October 17, 2014

Improving Native Bee Abundance for Sustainability

Next Generation Delegation 2014 Commentary Series

By Robyn McCallum, MSc Candidate at Dalhousie University’s Agricultural Campus and 2014 Next Generation Delegate

As a Next Generation Delegate, I was delighted to participate in discussions at The Chicago Council’s Global Food Security Symposium 2014 regarding a variety of aspects of sustainable agricultural production, particularly in the face of threats from climate change. As an MS student at Dalhousie University’s Agricultural Campus in Truro, Nova Scotia, my project is comprised of examining practical techniques to increase native bee abundance in wild blueberry cropping systems. Wild blueberries are a major industry in Atlantic Canada, which includes New Brunswick, Newfoundland, Nova Scotia and Prince Edward Island.  As this crop continues to grow, so does the need for pollinators, such as bees, butterflies, and moths. The health of pollinators and honey bees has garnered increasing attention recently, with discussions around the causes of and remedies for issues such as Colony Collapse Disorder.

Accordingly, ensuring native abundance couldn’t be more pertinent to global food security. In Atlantic Canada, many producers rely on managed bees, such as the honey bee (Apis mellifera) to carry out pollination, but native bees such as the bumble bee (Bombus spp.) and mason bee (Osmia spp.) have demonstrated more efficient pollination. To achieve more efficient pollination, interest is growing in boosting native bee populations. However, bees globally face hurdles of insufficient nesting sites and food resources.

My project examines two techniques to promote population increase: providing habitat and providing food in the form of flowering plants.  More specifically, I have placed various types of habitat, or trap nests, in the field to appeal to mason bees. The aim of the experiment is to discover the most favorable nest type for mason bees in order to promote artificial nesting substrates for this type of bee. In terms of providing food to bees, I have planted buckwheat (Fagopyrum esculentum) along blueberry field edges. Throughout the summer, I observed and recorded which types of native bees forage on the buckwheat. The following year, I will determine if the buckwheat provided suitable food and habitat to retain more queen bees than sites without buckwheat. My hope is that my findings prove useful to improving bee abundance and, as a result, improving sustainable food production as well.

I am interested in practical ways to efficiently increase native bee populations, as they are a crucial part of sustainability and food security. As producer interest in bee conservation continues to grow, performing this research is essential and timely. I see great potential to build on these fundamental experiments. Clearly, my research relates directly to food security as the majority of food crops require pollination, and bees fill most of this need. With increased awareness among consumers, producers, and policymakers surrounding bee health and conservation, I believe we can realize healthy native bee populations in order to ensure sustainable production and food security well into the future.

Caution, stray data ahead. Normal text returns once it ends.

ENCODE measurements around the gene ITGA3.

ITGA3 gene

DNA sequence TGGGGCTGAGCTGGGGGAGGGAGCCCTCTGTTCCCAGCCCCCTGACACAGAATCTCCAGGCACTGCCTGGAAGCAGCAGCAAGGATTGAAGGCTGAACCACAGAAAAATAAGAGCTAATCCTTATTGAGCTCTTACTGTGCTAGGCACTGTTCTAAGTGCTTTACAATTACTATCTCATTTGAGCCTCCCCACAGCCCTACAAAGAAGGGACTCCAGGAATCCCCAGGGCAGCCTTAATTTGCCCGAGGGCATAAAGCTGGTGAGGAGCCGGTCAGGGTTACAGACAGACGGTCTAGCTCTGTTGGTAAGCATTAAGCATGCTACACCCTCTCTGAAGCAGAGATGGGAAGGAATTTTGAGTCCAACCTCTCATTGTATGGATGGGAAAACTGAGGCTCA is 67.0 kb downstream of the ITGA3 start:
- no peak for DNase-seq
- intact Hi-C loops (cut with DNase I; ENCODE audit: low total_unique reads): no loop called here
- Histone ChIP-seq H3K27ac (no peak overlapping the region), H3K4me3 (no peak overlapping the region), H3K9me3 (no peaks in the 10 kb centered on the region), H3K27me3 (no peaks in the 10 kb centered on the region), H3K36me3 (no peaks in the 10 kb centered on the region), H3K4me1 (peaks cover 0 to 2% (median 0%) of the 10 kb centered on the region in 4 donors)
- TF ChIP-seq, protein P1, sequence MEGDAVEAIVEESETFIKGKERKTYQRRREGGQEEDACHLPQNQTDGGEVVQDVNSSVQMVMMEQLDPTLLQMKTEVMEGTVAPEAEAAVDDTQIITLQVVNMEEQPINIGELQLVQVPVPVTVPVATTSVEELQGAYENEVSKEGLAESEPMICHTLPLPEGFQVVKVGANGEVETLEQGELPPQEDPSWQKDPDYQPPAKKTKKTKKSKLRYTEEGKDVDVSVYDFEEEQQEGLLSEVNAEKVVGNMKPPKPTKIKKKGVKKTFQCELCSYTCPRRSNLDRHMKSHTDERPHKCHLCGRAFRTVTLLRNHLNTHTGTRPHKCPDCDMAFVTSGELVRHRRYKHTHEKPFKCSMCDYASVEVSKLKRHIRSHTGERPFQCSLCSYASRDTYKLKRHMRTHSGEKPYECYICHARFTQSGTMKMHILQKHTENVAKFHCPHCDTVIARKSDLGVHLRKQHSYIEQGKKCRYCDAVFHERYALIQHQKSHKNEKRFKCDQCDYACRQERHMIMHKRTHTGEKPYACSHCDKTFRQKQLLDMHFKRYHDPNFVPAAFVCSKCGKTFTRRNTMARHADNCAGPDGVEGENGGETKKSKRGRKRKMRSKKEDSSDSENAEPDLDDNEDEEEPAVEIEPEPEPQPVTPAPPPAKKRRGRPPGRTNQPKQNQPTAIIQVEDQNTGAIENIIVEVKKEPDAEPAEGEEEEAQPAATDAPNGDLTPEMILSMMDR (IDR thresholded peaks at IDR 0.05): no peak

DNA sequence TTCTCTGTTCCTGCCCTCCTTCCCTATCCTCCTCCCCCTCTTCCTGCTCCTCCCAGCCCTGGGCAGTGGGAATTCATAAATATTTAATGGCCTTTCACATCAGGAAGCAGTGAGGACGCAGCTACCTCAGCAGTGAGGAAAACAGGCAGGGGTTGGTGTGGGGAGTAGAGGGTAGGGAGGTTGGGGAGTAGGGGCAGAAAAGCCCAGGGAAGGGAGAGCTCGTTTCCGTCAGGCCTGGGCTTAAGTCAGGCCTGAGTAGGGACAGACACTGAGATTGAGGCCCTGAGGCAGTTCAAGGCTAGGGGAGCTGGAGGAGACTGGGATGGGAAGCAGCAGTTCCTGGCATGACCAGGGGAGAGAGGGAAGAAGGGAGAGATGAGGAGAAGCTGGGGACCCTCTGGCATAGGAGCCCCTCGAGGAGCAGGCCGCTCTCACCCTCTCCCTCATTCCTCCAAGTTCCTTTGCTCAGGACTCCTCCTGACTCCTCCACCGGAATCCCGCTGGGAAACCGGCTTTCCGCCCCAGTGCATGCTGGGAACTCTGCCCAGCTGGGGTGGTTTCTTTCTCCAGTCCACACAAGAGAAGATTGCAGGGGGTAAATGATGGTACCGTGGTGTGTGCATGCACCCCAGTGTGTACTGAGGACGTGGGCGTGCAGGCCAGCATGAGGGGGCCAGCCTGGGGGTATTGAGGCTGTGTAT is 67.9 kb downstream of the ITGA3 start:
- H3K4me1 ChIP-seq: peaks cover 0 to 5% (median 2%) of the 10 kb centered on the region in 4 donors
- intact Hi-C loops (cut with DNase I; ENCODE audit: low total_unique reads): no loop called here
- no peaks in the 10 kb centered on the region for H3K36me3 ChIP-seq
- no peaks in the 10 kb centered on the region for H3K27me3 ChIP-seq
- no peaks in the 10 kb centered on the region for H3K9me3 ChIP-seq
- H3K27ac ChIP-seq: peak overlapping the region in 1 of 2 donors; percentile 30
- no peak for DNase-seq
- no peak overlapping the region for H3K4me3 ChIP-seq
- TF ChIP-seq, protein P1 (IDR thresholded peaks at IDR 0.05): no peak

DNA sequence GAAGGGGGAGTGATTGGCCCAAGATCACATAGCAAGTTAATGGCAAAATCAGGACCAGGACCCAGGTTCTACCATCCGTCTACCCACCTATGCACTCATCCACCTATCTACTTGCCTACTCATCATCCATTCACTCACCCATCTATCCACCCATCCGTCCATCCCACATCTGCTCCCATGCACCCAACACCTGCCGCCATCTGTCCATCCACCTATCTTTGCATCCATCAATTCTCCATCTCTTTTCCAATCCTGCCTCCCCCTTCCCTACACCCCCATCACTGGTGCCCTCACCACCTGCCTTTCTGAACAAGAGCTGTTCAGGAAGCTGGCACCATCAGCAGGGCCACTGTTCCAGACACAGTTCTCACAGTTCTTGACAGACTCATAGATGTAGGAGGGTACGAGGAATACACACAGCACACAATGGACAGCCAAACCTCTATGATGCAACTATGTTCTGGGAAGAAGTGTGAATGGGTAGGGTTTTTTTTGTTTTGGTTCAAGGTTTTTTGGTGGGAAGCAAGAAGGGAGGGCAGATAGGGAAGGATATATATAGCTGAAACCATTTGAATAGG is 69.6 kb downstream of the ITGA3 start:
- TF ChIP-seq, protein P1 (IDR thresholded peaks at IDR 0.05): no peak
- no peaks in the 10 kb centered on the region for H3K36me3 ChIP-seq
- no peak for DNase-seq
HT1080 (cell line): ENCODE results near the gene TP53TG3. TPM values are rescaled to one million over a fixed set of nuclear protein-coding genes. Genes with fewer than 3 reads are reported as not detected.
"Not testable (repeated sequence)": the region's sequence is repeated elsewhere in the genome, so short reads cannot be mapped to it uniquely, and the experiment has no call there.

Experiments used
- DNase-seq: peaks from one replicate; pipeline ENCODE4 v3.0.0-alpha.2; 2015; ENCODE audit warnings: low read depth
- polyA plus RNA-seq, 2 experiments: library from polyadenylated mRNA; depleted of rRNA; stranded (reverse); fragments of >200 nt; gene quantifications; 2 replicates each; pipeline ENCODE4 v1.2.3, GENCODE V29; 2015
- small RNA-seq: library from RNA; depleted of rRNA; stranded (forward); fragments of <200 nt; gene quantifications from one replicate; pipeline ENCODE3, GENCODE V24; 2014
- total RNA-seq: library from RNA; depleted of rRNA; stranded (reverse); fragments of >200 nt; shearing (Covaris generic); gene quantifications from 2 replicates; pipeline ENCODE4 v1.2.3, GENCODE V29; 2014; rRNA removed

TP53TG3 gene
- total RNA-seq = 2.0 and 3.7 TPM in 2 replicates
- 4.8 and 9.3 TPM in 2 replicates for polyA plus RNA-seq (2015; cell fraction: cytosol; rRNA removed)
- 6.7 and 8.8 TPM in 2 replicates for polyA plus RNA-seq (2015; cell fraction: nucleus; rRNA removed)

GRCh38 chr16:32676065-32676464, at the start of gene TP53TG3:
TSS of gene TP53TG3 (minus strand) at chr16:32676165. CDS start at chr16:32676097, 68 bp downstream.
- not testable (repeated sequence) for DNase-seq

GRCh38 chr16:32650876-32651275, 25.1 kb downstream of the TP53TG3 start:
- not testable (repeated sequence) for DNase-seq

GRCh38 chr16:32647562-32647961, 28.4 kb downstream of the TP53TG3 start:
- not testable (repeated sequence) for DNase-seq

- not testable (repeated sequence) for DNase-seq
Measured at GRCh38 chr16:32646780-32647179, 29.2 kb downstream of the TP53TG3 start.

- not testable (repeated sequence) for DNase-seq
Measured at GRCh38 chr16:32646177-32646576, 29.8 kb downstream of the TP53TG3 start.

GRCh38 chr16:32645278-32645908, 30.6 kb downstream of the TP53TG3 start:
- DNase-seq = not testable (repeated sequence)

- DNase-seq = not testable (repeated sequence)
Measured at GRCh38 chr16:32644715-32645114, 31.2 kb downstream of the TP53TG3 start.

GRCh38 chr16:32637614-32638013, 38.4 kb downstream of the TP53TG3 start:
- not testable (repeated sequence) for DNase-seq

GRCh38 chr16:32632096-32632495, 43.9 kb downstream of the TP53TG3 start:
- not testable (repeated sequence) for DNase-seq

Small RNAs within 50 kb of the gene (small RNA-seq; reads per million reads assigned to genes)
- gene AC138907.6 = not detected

About

The Global Food and Agriculture Program aims to inform the development of US policy on global agricultural development and food security by raising awareness and providing resources, information, and policy analysis to the US Administration, Congress, and interested experts and organizations.

The Global Food and Agriculture Program is housed within the Chicago Council on Global Affairs, an independent, nonpartisan organization that provides insight – and influences the public discourse – on critical global issues. The Council on Global Affairs convenes leading global voices and conducts independent research to bring clarity and offer solutions to challenges and opportunities across the globe. The Council is committed to engaging the public and raising global awareness of issues that transcend borders and transform how people, business, and governments engage the world.

Support for the Global Food and Agriculture Program is generously provided by the Bill & Melinda Gates Foundation.

Blogroll

1,000 Days Blog, 1,000 Days

Africa Can End Poverty, World Bank

Agrilinks Blog

Bread Blog, Bread for the World

Can We Feed the World Blog, Agriculture for Impact

Concern Blogs, Concern Worldwide

Institute Insights, Bread for the World Institute

End Poverty in South Asia, World Bank

Global Development Blog, Center for Global Development

The Global Food Banking Network

Harvest 2050, Global Harvest Initiative

The Hunger and Undernutrition Blog, Humanitas Global Development

International Food Policy Research Institute News, IFPRI

International Maize and Wheat Improvement Center Blog, CIMMYT

ONE Blog, ONE Campaign

One Acre Fund Blog, One Acre Fund

Overseas Development Institute Blog, Overseas Development Institute

Oxfam America Blog, Oxfam America

Preventing Postharvest Loss, ADM Institute

Sense & Sustainability Blog, Sense & Sustainability

WFP USA Blog, World Food Program USA

Archive